Behrman K.D., Keitt T.H., and Kiniry J.R., 2014. Modeling differential growth in switchgrass cultivars across the Central and Southern Great Plains. BioEnergy Res., 7, 1165–1173.
Cammarano D., Ceccarelli S., Grando S., Romagosa I., Benbelkacem A., Akar T., Al-Yassin A., Pecchioni N., Francia E., and Ronga D., 2019. The impact of climate change on barley yield in the Mediterranean basin. Eur. J. Agron., 106, 1-11.
Carter C.A., 1994. The economics of a single North American barley market: A reply. CJAE, 42, 413-419.
Choi J.S., Kim H., Jung M.H., Hong S., and Song J., 2010. Consumption of barley β‐glucan ameliorates fatty liver and insulin resistance in mice fed a high‐fat diet. Mol. Nutr. Food Res., 54(7), 1004-1013.
Debaeke P., Caussanel J.P., Kiniry J.R., Kafiz B., and Mondragon G., 1997. Modelling crop:weed interactions in wheat with ALMANAC. Weed Res., 37, 325-341.
Druille M., Williams A.S., Torrecillas M., Kim S., Meki N., and Kiniry J.R., 2020. Modeling climate warning impacts on grain and forage sorghum yields in Argentina. Agronomy, 10, 964.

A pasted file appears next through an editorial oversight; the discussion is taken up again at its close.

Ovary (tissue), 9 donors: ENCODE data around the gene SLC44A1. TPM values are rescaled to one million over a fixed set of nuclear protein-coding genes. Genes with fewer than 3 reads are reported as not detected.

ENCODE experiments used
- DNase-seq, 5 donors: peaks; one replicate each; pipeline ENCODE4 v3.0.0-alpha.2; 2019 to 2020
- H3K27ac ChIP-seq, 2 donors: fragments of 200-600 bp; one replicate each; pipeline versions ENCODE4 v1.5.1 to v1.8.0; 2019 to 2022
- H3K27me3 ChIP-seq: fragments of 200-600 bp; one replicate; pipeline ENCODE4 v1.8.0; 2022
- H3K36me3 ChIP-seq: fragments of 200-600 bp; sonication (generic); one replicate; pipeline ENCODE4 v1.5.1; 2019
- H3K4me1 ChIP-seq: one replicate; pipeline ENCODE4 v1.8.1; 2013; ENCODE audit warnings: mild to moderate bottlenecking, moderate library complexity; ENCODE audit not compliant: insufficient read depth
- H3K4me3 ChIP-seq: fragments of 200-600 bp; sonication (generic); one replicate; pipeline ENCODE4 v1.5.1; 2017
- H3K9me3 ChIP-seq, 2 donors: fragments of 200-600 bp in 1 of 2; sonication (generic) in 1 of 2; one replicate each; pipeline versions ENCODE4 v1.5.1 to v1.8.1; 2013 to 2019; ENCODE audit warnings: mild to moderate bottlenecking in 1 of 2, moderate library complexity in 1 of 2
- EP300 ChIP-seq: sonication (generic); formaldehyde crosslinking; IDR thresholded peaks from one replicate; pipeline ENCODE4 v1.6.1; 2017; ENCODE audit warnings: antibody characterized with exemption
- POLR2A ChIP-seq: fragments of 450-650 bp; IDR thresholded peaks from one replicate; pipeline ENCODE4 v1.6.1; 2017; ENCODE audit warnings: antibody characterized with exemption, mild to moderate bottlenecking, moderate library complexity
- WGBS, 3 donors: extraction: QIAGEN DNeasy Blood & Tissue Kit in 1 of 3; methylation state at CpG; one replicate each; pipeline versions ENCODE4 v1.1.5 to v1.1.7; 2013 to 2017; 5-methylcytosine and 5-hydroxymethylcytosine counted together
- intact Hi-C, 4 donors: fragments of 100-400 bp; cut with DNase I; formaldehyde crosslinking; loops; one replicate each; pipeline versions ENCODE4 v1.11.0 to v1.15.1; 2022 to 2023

Eissa M.A. and Al Refai H., 2019. Modelling the symmetric and asymmetric relationships between oil prices and those of corn, barley, and rapeseed oil. Resour. Policy, 64, 101511.
FAO, Food and Agriculture Organization of United Nations, 2020. FAOSTAT. FAO Rome, Italy. Available online: (Accessed on October 10th 2020).
Grassini P., van Bussel L.G.J., Wart J.V., Wolf J., Classens L., Yang H., Boogaard H., de Groot H., van Ittersum M.K., and Cassman K.G., 2015. How good is good enough? Data requirements for reliable crop yield simulations and yield-gap analysis. Field Crops Res., 177, 49-63.
Khush G.S., 1987. Rice breeding: past, present and future. J. Genetics, 66, 195-216.
Kim J.S., Son C.Y., Moon Y.I., and Lee J.H., 2017. Seasonal rainfall variability in Korea within the context of different evolution patterns of the central Pacific El Nino. J. Water Clim. Change, 8, 412-422.
Kim S., Kim S., Cho J., Park S., Jarrín Perez F. X., and Kiniry J.R., 2020. Simulated biomass, climate change impacts, and nitrogen management to achieve switchgrass biofuel production at diverse sites in US. Agronomy, 10(4), 503.
Kim S., Kiniry J.R., Williams A.S., Meki N., Gaston L., Brakie M., Shadow A., Fritschi F.B., and Wu Y., 2017. Adaptation of C4 bioenergy crop species to various environments within the southern great plains of USA. Sustainability, 9, 89.